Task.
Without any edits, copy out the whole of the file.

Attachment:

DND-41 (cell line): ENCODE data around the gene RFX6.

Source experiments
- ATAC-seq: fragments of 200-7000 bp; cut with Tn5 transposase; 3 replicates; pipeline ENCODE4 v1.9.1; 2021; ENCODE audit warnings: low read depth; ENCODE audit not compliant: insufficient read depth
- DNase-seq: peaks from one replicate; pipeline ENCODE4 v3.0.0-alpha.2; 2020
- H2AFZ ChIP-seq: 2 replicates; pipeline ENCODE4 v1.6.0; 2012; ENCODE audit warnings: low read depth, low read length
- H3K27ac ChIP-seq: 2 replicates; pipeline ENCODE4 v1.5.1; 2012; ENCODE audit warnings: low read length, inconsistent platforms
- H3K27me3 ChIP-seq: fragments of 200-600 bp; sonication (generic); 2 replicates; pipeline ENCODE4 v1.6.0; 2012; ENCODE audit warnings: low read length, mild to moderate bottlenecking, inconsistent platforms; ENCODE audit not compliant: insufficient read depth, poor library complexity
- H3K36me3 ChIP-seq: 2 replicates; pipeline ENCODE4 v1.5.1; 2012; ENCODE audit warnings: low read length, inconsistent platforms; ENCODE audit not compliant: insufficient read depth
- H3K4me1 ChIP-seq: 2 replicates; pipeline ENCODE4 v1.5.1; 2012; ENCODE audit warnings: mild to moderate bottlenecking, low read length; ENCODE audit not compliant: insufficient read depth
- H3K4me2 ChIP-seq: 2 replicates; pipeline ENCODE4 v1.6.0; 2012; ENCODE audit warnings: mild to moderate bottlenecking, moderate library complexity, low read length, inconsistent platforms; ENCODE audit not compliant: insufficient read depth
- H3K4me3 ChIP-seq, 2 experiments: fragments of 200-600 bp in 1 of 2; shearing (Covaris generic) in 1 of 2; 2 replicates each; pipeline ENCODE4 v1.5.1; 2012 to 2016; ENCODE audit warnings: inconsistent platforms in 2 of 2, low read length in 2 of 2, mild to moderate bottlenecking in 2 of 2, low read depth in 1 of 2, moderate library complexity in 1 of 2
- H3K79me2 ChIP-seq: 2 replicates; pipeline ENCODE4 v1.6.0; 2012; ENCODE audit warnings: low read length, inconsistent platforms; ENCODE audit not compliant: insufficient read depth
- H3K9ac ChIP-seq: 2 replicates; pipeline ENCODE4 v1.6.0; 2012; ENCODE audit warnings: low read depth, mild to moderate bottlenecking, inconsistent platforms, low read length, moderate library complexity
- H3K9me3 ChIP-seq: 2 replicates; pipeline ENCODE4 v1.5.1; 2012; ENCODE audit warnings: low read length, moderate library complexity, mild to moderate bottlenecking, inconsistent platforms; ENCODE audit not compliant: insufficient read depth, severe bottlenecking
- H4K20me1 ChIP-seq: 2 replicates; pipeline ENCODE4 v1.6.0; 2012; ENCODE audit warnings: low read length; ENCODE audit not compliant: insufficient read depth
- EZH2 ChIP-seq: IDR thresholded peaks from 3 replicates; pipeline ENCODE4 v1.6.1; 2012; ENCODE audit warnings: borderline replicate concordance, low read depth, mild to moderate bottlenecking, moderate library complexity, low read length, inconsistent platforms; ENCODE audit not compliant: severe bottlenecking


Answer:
DND-41 (cell line): ENCODE data around the gene RFX6.

Source experiments
- ATAC-seq: fragments of 200-7000 bp; cut with Tn5 transposase; 3 replicates; pipeline ENCODE4 v1.9.1; 2021; ENCODE audit warnings: low read depth; ENCODE audit not compliant: insufficient read depth
- DNase-seq: peaks from one replicate; pipeline ENCODE4 v3.0.0-alpha.2; 2020
- H2AFZ ChIP-seq: 2 replicates; pipeline ENCODE4 v1.6.0; 2012; ENCODE audit warnings: low read depth, low read length
- H3K27ac ChIP-seq: 2 replicates; pipeline ENCODE4 v1.5.1; 2012; ENCODE audit warnings: low read length, inconsistent platforms
- H3K27me3 ChIP-seq: fragments of 200-600 bp; sonication (generic); 2 replicates; pipeline ENCODE4 v1.6.0; 2012; ENCODE audit warnings: low read length, mild to moderate bottlenecking, inconsistent platforms; ENCODE audit not compliant: insufficient read depth, poor library complexity
- H3K36me3 ChIP-seq: 2 replicates; pipeline ENCODE4 v1.5.1; 2012; ENCODE audit warnings: low read length, inconsistent platforms; ENCODE audit not compliant: insufficient read depth
- H3K4me1 ChIP-seq: 2 replicates; pipeline ENCODE4 v1.5.1; 2012; ENCODE audit warnings: mild to moderate bottlenecking, low read length; ENCODE audit not compliant: insufficient read depth
- H3K4me2 ChIP-seq: 2 replicates; pipeline ENCODE4 v1.6.0; 2012; ENCODE audit warnings: mild to moderate bottlenecking, moderate library complexity, low read length, inconsistent platforms; ENCODE audit not compliant: insufficient read depth
- H3K4me3 ChIP-seq, 2 experiments: fragments of 200-600 bp in 1 of 2; shearing (Covaris generic) in 1 of 2; 2 replicates each; pipeline ENCODE4 v1.5.1; 2012 to 2016; ENCODE audit warnings: inconsistent platforms in 2 of 2, low read length in 2 of 2, mild to moderate bottlenecking in 2 of 2, low read depth in 1 of 2, moderate library complexity in 1 of 2
- H3K79me2 ChIP-seq: 2 replicates; pipeline ENCODE4 v1.6.0; 2012; ENCODE audit warnings: low read length, inconsistent platforms; ENCODE audit not compliant: insufficient read depth
- H3K9ac ChIP-seq: 2 replicates; pipeline ENCODE4 v1.6.0; 2012; ENCODE audit warnings: low read depth, mild to moderate bottlenecking, inconsistent platforms, low read length, moderate library complexity
- H3K9me3 ChIP-seq: 2 replicates; pipeline ENCODE4 v1.5.1; 2012; ENCODE audit warnings: low read length, moderate library complexity, mild to moderate bottlenecking, inconsistent platforms; ENCODE audit not compliant: insufficient read depth, severe bottlenecking
- H4K20me1 ChIP-seq: 2 replicates; pipeline ENCODE4 v1.6.0; 2012; ENCODE audit warnings: low read length; ENCODE audit not compliant: insufficient read depth
- EZH2 ChIP-seq: IDR thresholded peaks from 3 replicates; pipeline ENCODE4 v1.6.1; 2012; ENCODE audit warnings: borderline replicate concordance, low read depth, mild to moderate bottlenecking, moderate library complexity, low read length, inconsistent platforms; ENCODE audit not compliant: severe bottlenecking